Since I’ve braced up and actually want to build the Thermy 4, I want to begin with getting clear about one thing: What do I actually want?
The question isn’t quite as trivial as one might think. I’m planning big on this airplane. That is, I want to incorporate as many features and wishes as possible because I hope to keep this bird flying for the rest of my life. So today is about the demands that I’ve got for this model.
First of all it’s clear that I will fly above level country. That’s simply owed to my residence. So no special toughness for slope soaring is required.
Then I’m most probably going to spend most of my time in the green countryside. I’m not much of a club person and don’t need to interchange a lot with like-minded people. I, my plane, some buzzards or storks as company – good enough! (Right now I’m looking out of the window, watching a buzzard grabbing the thermal updraft near the ground…)
My passion is thermal soaring. Aerobatics are fleeting variety, but to me that’s accessory, not requirement. The model is going to be flying slow, rather than fast.
Based on these boundary conditions, some requirements ensue. (I won’t elaborate on rudder and elevator.) Without a club or regular buddies, I will depend on self-launchability. Possible techniques include catapult, winch, rubber-rope and electric drive. For me, only the electric drive with electronic speed control (ESC) is realistic, all other options require vast amounts of space and increase the demands to the model’s toughness. The Thermy is constructed as an electric sailplane anyway. On top of that, the electric drive helps to avoid off-field landings.
From my point of view, thermal soaring enforces particularly actuated flaps. They extend the speed range and improve the turning capabilities within the updraft. At the same time, they can support the ailerons. Furthermore, flaps allow for butterfly or crow (flaps down, ailerons up) to assist landings or braking during mandatory descents. Cambering and butterfly necessitates particularly actuated ailerons.
I chose the Thermy 4 especially because it meets all these requirements. So one can see that such considerations greatly help to narrow down the field of possible aircraft models.
My first enhancement to the original model is to include lift dumpers. Butterfly is not very prototypical. And when landing off-field, the flaps are endangered if they aren’t raised prior to touchdown.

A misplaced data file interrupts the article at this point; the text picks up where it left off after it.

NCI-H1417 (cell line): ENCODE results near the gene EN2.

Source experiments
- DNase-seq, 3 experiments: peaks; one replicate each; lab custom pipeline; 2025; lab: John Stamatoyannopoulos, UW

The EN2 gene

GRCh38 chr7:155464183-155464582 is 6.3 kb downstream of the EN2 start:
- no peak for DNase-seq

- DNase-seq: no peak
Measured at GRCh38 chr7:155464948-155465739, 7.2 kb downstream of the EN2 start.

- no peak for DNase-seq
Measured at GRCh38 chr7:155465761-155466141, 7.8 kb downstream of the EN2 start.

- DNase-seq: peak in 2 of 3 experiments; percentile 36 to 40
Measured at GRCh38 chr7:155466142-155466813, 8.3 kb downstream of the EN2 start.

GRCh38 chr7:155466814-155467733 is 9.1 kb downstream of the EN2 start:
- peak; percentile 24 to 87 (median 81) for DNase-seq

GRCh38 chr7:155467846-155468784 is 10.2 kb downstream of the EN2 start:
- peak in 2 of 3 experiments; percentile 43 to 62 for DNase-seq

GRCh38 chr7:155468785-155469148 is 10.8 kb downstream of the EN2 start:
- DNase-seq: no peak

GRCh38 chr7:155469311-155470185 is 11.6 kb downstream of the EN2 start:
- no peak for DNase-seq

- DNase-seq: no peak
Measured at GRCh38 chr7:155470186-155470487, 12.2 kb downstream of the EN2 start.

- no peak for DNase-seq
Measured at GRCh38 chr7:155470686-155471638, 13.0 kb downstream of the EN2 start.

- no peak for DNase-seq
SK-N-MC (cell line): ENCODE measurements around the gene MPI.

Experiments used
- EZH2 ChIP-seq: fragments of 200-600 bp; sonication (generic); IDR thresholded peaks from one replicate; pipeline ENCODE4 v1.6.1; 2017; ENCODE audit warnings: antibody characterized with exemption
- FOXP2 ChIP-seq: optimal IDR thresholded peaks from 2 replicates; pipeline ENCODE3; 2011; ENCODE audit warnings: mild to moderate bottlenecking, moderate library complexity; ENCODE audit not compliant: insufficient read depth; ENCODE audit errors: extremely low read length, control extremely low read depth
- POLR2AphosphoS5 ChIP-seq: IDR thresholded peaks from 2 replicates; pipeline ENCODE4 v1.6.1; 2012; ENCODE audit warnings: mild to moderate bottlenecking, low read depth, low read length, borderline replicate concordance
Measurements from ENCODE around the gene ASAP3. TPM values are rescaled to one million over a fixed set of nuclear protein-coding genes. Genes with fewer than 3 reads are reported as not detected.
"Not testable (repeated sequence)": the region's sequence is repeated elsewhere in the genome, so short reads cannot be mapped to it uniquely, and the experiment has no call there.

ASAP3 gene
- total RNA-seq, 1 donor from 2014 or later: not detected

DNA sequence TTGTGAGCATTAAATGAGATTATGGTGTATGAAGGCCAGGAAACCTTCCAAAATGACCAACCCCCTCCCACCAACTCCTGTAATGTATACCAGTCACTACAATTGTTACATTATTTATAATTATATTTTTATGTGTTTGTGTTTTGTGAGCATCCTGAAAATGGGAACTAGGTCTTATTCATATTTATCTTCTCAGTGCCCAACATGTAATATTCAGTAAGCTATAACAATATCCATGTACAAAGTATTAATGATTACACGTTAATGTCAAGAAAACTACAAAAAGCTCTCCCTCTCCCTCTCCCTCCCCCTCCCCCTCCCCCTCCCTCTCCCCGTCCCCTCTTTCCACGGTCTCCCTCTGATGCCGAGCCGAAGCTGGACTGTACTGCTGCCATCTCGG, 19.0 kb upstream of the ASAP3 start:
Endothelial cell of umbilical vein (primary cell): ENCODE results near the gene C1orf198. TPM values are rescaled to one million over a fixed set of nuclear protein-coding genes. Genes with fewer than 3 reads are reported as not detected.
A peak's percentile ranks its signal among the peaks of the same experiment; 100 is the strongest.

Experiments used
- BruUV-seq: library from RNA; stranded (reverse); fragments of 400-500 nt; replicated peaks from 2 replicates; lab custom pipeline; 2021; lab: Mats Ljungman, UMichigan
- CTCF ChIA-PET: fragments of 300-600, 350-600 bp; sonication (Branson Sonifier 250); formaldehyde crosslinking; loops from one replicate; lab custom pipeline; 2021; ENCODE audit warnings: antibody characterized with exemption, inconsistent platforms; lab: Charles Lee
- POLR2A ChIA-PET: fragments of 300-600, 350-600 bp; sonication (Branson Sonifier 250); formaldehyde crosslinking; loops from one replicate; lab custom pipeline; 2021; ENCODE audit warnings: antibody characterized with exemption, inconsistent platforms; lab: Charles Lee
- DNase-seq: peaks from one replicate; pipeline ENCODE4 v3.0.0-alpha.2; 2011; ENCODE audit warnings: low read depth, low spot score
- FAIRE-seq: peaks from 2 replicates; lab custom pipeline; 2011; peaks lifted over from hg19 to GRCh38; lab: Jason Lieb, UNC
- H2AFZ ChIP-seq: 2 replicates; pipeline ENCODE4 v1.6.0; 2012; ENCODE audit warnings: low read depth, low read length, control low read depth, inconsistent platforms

Although I will fly in the green countryside, I’d like to add an undercarriage. On the one hand for the looks, on the other hand for those occasions when I might fly at a model aerodrome. More of a dalliance is the wish to include a wheel brake. However, I will accumulate some experience with runway landings before I decide whether or not an R/C brake is worthwhile.
For flying in twilight, I’m thinking about illumination. So I’m plannig to include a set of navigation lights and an ACL strobe.
This model is going to be very expensive by my standards. I’ve never spent more than 250 € for a single model, this time it’s going to be five to six times the sum. Because of that I’d like to try and work in a whole aircraft rescue parachute system. That is definitely going to be a scratch-build since commercially available systems are either limited to small models, or very expensive.
Finally, I will reserve the option for a tow coupling. I don’t want to rule out that eventually I might get in touch with other R/C pilots, so towing might become an option.
Unwanted and Unneeded
Conceivable, but incompatible with the Thermy’s wings would be a wing with six control surfaces. A second set of ailerons only makes sense with a really large sailplane.
I’m aiming at thermal soaring, so I will exclude a retractable engine. I’d love to try such a thing, but the extra weight isn’t worth it to me. And since my model will never be finescale, it’s going to be a folding propeller at the nose.
In order to save even more weight, there won’t be a retractable undercarriage, only a fixed one.
It would be really appealing to implement a water ballast system. Ballast allows for higher speed, but I won’t use the Thermy for thermal races, nor for slope soaring. With the latter, ballast would really pay for itself, allowing swift flying with high wing loads and lower landing speed after the water is jettisoned. I will keep this option in mind in case I consider a slope soaring plane or a large sailplane in the future.
These requirements and features lead to the amount of R/C channels that I will need:
- 1 channel for ESC
- 2 channels for elevator and rudder
- 2 channels for camber- and butterfly-able ailerons
- 2 channels for flaps supporting the ailerons
- 1 channel for lift dumpers
- 1 channel for wheel brake
- 1 channel for illumination
- 1 channel for whole aircraft rescue system
- 1 channel for tow coupling
So, a total sum of 12 channels, fortunately what my transmitter can barely offer.
That concludes staking out my technical needs and wishes concerning the Thermy 4. Next time, I will talk about possible design variations.